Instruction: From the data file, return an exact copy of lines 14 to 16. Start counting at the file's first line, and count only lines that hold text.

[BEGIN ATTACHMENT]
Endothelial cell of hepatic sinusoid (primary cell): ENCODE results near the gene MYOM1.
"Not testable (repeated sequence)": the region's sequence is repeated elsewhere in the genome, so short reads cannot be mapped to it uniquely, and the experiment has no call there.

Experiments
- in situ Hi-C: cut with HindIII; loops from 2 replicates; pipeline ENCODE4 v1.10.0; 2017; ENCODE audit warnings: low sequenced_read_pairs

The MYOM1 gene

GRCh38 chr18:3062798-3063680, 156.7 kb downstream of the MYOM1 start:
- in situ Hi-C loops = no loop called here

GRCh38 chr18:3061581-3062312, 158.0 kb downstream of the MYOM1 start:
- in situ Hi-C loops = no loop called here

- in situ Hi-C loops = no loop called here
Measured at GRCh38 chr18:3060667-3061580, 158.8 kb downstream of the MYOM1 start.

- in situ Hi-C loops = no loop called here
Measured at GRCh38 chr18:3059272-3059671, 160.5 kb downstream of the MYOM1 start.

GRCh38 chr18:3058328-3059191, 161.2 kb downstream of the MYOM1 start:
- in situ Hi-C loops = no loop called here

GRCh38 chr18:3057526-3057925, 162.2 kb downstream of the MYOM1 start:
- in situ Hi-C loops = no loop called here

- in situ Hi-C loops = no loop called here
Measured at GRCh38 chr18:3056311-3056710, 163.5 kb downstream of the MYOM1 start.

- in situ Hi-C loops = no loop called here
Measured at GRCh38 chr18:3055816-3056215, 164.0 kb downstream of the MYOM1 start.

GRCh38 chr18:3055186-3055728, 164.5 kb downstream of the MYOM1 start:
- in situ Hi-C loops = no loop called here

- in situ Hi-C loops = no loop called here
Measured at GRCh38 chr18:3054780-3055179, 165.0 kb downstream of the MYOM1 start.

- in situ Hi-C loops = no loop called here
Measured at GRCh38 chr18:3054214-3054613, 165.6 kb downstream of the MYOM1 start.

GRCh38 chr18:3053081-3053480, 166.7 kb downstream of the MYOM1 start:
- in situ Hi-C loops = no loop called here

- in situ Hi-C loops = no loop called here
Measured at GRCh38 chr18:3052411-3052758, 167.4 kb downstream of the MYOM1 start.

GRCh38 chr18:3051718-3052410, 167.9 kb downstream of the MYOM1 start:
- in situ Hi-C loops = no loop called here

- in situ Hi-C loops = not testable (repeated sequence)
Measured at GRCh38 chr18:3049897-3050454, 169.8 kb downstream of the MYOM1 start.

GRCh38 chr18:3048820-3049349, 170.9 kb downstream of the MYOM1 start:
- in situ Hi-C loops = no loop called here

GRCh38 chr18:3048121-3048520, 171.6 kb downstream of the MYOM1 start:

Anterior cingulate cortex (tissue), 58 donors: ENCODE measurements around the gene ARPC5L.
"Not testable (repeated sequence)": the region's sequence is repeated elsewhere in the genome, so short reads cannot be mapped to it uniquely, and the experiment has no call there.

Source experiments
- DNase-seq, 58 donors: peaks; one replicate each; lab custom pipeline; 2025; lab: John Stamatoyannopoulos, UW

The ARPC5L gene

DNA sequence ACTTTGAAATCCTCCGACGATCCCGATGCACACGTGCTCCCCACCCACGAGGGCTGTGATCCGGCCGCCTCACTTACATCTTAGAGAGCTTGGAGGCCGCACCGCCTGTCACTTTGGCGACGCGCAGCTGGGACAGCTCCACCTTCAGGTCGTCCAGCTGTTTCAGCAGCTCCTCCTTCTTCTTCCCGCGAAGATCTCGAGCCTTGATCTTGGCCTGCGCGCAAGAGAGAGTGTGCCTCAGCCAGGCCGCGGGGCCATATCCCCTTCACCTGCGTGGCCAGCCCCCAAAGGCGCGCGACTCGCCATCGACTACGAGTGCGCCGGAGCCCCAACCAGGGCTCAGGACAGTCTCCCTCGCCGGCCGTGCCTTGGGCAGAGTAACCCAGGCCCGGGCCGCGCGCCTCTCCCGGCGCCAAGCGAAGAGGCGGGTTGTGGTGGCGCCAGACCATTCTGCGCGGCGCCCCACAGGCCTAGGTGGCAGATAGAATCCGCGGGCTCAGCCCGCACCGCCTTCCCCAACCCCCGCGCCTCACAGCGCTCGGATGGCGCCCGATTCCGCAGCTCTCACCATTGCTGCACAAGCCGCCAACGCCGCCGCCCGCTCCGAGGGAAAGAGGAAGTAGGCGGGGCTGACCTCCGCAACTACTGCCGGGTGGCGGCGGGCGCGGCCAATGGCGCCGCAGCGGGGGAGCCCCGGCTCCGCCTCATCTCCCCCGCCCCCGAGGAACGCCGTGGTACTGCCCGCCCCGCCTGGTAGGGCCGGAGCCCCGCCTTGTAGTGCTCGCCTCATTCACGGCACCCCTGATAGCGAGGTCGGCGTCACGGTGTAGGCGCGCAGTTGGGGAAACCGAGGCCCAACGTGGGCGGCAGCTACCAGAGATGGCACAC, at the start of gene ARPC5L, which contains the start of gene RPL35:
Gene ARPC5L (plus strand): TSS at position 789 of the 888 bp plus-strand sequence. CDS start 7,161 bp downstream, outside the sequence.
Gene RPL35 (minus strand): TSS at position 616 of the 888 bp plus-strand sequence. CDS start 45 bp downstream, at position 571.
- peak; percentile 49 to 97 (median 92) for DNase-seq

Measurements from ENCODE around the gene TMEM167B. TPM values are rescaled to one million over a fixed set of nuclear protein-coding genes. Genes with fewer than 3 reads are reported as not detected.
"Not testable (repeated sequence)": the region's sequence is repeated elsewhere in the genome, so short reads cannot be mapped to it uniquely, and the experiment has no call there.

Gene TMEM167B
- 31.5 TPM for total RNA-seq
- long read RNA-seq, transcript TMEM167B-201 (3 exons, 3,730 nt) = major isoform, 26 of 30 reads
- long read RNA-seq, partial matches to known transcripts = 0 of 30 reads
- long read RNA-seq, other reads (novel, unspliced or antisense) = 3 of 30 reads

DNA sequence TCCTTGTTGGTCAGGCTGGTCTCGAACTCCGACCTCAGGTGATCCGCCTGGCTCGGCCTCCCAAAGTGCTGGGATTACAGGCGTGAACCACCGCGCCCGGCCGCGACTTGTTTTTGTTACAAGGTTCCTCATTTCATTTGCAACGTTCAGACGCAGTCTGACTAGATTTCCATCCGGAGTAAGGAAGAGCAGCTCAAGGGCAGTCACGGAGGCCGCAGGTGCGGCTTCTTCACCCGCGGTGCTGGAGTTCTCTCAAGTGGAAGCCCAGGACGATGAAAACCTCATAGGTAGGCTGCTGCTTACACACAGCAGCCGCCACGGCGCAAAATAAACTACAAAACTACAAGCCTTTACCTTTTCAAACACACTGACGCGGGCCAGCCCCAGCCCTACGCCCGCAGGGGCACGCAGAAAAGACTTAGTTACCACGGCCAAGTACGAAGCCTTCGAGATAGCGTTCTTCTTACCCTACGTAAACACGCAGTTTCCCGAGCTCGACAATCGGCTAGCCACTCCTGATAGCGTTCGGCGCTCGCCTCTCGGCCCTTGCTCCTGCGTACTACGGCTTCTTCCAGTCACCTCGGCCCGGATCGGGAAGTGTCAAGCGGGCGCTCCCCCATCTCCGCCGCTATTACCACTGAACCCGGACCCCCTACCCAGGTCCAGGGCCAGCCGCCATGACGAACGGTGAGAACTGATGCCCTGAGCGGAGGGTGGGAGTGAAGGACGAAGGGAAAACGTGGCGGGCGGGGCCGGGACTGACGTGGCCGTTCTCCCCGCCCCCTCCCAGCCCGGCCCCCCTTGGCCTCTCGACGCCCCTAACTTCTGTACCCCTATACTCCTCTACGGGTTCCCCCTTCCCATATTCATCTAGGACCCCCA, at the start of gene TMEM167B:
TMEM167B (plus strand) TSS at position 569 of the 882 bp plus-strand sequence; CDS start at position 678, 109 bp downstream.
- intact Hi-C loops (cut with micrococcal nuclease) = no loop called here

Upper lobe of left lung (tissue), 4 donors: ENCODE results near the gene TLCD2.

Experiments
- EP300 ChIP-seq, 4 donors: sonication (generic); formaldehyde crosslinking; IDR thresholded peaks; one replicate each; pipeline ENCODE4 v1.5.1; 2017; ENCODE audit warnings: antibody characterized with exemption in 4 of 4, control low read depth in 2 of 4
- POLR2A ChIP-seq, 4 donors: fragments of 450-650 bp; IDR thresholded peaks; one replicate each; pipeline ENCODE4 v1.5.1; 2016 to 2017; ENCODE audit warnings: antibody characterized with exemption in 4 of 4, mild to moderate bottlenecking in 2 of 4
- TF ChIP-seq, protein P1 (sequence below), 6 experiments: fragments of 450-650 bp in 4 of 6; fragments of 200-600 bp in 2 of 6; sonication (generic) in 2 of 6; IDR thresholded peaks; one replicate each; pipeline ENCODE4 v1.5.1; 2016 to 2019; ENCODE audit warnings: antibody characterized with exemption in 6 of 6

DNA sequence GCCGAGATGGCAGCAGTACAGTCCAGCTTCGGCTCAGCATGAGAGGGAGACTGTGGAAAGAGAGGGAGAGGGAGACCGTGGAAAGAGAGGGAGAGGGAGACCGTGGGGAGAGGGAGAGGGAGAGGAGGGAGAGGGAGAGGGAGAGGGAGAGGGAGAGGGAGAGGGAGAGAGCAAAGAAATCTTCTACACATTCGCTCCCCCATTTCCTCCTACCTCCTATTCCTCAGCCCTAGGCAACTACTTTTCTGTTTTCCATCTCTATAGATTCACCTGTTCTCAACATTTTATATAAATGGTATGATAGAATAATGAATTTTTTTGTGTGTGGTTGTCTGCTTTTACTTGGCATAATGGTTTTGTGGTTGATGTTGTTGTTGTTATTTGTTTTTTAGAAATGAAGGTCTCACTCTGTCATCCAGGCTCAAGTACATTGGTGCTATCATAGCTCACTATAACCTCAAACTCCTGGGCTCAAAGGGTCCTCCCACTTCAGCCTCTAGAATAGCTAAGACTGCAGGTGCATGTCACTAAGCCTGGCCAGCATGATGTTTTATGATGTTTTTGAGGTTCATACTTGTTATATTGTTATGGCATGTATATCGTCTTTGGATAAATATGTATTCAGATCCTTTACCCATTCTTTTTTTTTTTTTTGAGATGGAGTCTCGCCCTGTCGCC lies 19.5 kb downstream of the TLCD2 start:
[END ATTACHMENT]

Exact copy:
GRCh38 chr18:3058328-3059191, 161.2 kb downstream of the MYOM1 start:
- in situ Hi-C loops = no loop called here

GRCh38 chr18:3057526-3057925, 162.2 kb downstream of the MYOM1 start: